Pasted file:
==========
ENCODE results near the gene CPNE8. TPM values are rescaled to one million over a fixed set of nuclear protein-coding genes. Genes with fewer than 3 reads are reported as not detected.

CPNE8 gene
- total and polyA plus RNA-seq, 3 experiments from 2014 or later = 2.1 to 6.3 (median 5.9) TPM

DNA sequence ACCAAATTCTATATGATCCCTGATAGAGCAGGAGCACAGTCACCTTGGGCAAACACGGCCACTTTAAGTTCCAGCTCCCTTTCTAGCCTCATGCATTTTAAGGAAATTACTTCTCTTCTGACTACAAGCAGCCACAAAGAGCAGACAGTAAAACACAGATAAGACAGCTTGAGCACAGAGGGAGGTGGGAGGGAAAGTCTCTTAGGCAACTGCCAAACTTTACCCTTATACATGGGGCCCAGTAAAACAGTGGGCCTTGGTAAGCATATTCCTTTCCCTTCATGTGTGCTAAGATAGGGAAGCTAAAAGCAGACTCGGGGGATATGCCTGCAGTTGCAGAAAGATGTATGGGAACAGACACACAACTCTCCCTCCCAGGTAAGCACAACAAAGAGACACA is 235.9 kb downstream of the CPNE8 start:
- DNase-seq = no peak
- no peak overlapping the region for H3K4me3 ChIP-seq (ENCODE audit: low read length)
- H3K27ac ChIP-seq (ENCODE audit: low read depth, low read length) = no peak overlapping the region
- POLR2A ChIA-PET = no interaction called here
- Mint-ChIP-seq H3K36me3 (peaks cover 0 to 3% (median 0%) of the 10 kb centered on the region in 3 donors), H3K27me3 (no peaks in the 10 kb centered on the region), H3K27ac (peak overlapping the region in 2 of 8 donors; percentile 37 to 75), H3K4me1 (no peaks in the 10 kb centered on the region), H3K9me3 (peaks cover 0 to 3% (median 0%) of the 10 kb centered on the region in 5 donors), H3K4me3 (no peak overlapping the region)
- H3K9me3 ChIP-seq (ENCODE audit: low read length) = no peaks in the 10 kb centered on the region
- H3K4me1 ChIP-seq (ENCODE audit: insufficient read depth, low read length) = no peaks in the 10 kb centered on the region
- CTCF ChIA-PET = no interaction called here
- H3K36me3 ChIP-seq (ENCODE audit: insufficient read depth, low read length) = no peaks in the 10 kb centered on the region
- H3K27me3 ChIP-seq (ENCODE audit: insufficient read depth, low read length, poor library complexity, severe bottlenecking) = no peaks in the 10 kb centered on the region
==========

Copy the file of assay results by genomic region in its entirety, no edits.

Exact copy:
ENCODE results near the gene CPNE8. TPM values are rescaled to one million over a fixed set of nuclear protein-coding genes. Genes with fewer than 3 reads are reported as not detected.

CPNE8 gene
- total and polyA plus RNA-seq, 3 experiments from 2014 or later = 2.1 to 6.3 (median 5.9) TPM

DNA sequence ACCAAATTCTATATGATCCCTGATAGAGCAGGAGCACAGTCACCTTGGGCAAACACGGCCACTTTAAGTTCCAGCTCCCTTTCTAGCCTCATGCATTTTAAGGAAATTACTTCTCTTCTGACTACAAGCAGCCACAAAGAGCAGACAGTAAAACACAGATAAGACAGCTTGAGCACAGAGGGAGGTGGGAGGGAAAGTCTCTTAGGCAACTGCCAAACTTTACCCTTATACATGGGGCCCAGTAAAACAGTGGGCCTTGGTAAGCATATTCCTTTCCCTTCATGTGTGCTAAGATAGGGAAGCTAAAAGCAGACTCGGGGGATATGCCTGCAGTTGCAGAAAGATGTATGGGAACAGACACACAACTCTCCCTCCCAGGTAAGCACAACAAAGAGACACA is 235.9 kb downstream of the CPNE8 start:
- DNase-seq = no peak
- no peak overlapping the region for H3K4me3 ChIP-seq (ENCODE audit: low read length)
- H3K27ac ChIP-seq (ENCODE audit: low read depth, low read length) = no peak overlapping the region
- POLR2A ChIA-PET = no interaction called here
- Mint-ChIP-seq H3K36me3 (peaks cover 0 to 3% (median 0%) of the 10 kb centered on the region in 3 donors), H3K27me3 (no peaks in the 10 kb centered on the region), H3K27ac (peak overlapping the region in 2 of 8 donors; percentile 37 to 75), H3K4me1 (no peaks in the 10 kb centered on the region), H3K9me3 (peaks cover 0 to 3% (median 0%) of the 10 kb centered on the region in 5 donors), H3K4me3 (no peak overlapping the region)
- H3K9me3 ChIP-seq (ENCODE audit: low read length) = no peaks in the 10 kb centered on the region
- H3K4me1 ChIP-seq (ENCODE audit: insufficient read depth, low read length) = no peaks in the 10 kb centered on the region
- CTCF ChIA-PET = no interaction called here
- H3K36me3 ChIP-seq (ENCODE audit: insufficient read depth, low read length) = no peaks in the 10 kb centered on the region
- H3K27me3 ChIP-seq (ENCODE audit: insufficient read depth, low read length, poor library complexity, severe bottlenecking) = no peaks in the 10 kb centered on the region